IR35

What you need to know about IR35

IR35 is also known as ‘intermediary’s legislation’.

It’s a set of rules that affect your tax and National Insurance contributions. If you’re contracted to work for a client through an intermediary you will be affected.

The intermediary can be:

  • Your own limited company

  • A service or personal service company

  • A partnership

If IR35 applies in your situation then the intermediary must operate PAYE and National Insurance contributions on any salary or wages it pays to you during the tax year.

The rules are designed to make sure that the right rate of tax and National Insurance is paid for you.

In short: Contractors affected by IR35 lose the tax benefits of working via limited companies, and it is for that reason that many contractors opt to work through umbrella companies instead.

Who is affected by IR35?

Likely, anyone who operates using an intermediary. Clerical Workers, Teachers, IT professionals and more can all be affected by the legislation.

In basic terms if you perform a service under the same terms as if you were employed by the client you could be caught by IR35. Under the new rules you could possibly be considered a ‘disguised employee’.

What are the penalties for not following the IR35 tax rules?

The intermediary is always responsible for complying with IR35 legislation when it applies. If you’re a director of your limited company or a member of your partnership, you must make sure all relevant legislation is followed, and take responsibility for deciding if it applies for each of your engagements or not.

There can be significant consequences if you, your intermediary, or client ignore IR35 legislation. Interest and penalties can be charged on any extra tax and National Insurance contributions that are owed. Penalties can be more severe if it can be proved that IR35 rules or legislation have been deliberately ignored.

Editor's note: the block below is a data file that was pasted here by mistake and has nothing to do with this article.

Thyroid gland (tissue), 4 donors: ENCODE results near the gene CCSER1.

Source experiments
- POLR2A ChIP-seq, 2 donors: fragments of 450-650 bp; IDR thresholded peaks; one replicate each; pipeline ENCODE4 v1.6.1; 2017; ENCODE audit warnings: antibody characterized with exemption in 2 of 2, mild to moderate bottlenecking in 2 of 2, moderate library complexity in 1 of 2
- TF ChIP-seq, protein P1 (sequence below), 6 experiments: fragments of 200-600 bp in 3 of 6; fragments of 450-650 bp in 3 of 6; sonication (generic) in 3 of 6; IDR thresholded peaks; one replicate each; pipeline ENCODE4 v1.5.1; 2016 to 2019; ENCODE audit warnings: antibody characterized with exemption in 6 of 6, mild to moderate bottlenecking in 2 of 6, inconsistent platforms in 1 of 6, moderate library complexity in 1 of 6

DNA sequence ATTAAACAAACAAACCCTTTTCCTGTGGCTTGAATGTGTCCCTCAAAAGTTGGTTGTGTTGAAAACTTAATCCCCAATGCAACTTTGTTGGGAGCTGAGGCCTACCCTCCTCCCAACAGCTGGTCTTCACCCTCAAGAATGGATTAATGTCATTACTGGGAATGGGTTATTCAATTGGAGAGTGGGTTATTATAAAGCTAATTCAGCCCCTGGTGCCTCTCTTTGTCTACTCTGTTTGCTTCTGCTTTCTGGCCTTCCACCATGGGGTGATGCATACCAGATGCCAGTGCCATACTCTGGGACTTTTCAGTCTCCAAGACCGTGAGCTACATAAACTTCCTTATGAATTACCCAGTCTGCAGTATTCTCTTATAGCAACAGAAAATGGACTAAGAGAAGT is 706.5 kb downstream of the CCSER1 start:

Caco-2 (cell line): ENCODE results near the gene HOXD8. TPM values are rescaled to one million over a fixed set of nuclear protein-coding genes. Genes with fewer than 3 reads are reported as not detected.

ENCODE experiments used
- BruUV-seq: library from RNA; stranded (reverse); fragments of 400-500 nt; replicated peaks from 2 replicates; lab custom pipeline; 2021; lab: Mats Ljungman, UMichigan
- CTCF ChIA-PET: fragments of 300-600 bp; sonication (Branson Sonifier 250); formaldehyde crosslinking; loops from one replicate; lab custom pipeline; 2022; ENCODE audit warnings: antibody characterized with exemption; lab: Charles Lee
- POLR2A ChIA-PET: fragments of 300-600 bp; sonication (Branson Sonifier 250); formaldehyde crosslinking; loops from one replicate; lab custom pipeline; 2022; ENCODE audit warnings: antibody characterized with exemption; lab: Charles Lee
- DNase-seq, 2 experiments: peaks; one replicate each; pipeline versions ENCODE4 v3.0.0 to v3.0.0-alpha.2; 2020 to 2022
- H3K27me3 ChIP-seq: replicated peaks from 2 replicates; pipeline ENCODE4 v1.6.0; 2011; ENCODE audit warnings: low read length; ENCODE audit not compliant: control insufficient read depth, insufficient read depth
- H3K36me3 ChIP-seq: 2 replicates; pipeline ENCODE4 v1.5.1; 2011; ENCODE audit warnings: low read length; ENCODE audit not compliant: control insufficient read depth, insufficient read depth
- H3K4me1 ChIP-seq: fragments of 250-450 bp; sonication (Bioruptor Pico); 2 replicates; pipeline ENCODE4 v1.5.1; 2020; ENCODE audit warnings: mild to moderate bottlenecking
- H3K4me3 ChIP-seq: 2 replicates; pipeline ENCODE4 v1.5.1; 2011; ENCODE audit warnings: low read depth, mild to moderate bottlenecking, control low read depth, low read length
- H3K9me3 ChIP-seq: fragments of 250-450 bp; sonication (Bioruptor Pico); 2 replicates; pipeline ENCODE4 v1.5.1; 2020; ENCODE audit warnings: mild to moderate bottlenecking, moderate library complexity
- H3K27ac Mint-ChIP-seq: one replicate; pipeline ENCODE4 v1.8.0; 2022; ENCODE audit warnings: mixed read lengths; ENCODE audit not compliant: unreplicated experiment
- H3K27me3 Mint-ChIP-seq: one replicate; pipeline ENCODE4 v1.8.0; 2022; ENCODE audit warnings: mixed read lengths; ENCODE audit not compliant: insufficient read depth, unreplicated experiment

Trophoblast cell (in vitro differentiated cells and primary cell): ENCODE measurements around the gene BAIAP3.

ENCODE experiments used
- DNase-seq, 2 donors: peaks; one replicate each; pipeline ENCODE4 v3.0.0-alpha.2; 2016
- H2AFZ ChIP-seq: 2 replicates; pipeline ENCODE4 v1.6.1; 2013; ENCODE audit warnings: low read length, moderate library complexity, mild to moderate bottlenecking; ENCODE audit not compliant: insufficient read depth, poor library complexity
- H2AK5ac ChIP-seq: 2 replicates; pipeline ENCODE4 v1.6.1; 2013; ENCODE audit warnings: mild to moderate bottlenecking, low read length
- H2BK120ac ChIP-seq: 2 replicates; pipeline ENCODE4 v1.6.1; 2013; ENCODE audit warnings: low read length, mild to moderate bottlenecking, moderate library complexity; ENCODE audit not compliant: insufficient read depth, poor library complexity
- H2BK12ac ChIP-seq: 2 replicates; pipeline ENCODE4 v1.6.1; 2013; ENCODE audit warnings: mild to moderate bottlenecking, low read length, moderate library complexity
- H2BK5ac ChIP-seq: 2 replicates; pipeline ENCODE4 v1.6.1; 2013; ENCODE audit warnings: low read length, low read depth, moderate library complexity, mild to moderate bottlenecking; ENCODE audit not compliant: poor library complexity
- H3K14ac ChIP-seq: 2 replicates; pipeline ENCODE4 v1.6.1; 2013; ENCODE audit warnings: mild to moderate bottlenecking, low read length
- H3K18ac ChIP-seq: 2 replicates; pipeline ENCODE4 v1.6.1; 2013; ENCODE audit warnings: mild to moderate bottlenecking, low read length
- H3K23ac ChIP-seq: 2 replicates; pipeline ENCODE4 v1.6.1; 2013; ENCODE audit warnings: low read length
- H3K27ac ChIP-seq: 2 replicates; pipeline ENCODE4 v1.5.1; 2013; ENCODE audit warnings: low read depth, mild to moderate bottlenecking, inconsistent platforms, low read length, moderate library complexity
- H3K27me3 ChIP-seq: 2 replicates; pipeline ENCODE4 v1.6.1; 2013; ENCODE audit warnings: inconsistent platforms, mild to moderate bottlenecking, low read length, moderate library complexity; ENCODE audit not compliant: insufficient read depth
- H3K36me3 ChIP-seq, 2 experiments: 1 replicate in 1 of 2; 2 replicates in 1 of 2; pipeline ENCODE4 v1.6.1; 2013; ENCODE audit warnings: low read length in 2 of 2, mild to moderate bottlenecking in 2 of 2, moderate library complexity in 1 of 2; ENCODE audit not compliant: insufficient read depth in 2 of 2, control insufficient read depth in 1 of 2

“Our trusted service is designed to keep our customer’s safe from unnecessary penalties”

What are my options as a contractor?

  • Take a work contract overseas?

    A family move overseas could be an option however most would see this as a drastic course of action when there are other solutions out there.

  • Do absolutely nothing

    This is the easy option and the one some may take however we urge all affected by the IR35 changes to speak to one of our specialists as soon as possible to avoid being un-compliant.

  • Contract in the private sector

    This is an option, but the private sector has already seen a huge influx of NHS locums since the IR35 legislation was announced. Many contractors have found the next option to be the most effective as they can continue working in the exact same way as they are now.

  • Show that you are actually 'self employed'

    This is fast becoming the most popular option, it keeps you compliant with the IR35 legislation within the public sector but still offers many of the benefits of being your own intermediary. 

Why Choose Payments Pro Umbrella Payroll?

Our advisory team have worked tirelessly to ensure that our knowledge on HMRC legislation is up to date and accurate and most importantly, compliant.  There are other companies out there that promise big things but often deliver very little due to their lack of understanding of current legislation. Payments Pro Umbrella Payroll will always be 100% HMRC & IR35 compliant, ensuring that you stay on the right side of the law.

Once you have contacted us our experts will review you financial situation and let you know what your return will be and the process for joining us. Its really that simple…

To summarise:

If you work for a company on a regular basis you are legally regarded as an employee of said company even if you are on a flexible or fixed term contract.  This also applies if you are contracted by an agency to work for other companies.  The bottom line is that you are now responsible to pay the same tax and contributions as people employed in full time positions.

If you are still unsure if you come under IR35 you can use this tool setup by the HMRC which can be used to determine employment status for contractors in the public or private sector.  The HMRC states that it will stand by the result of any test, “unless a compliance check finds the information provided isn’t accurate.”

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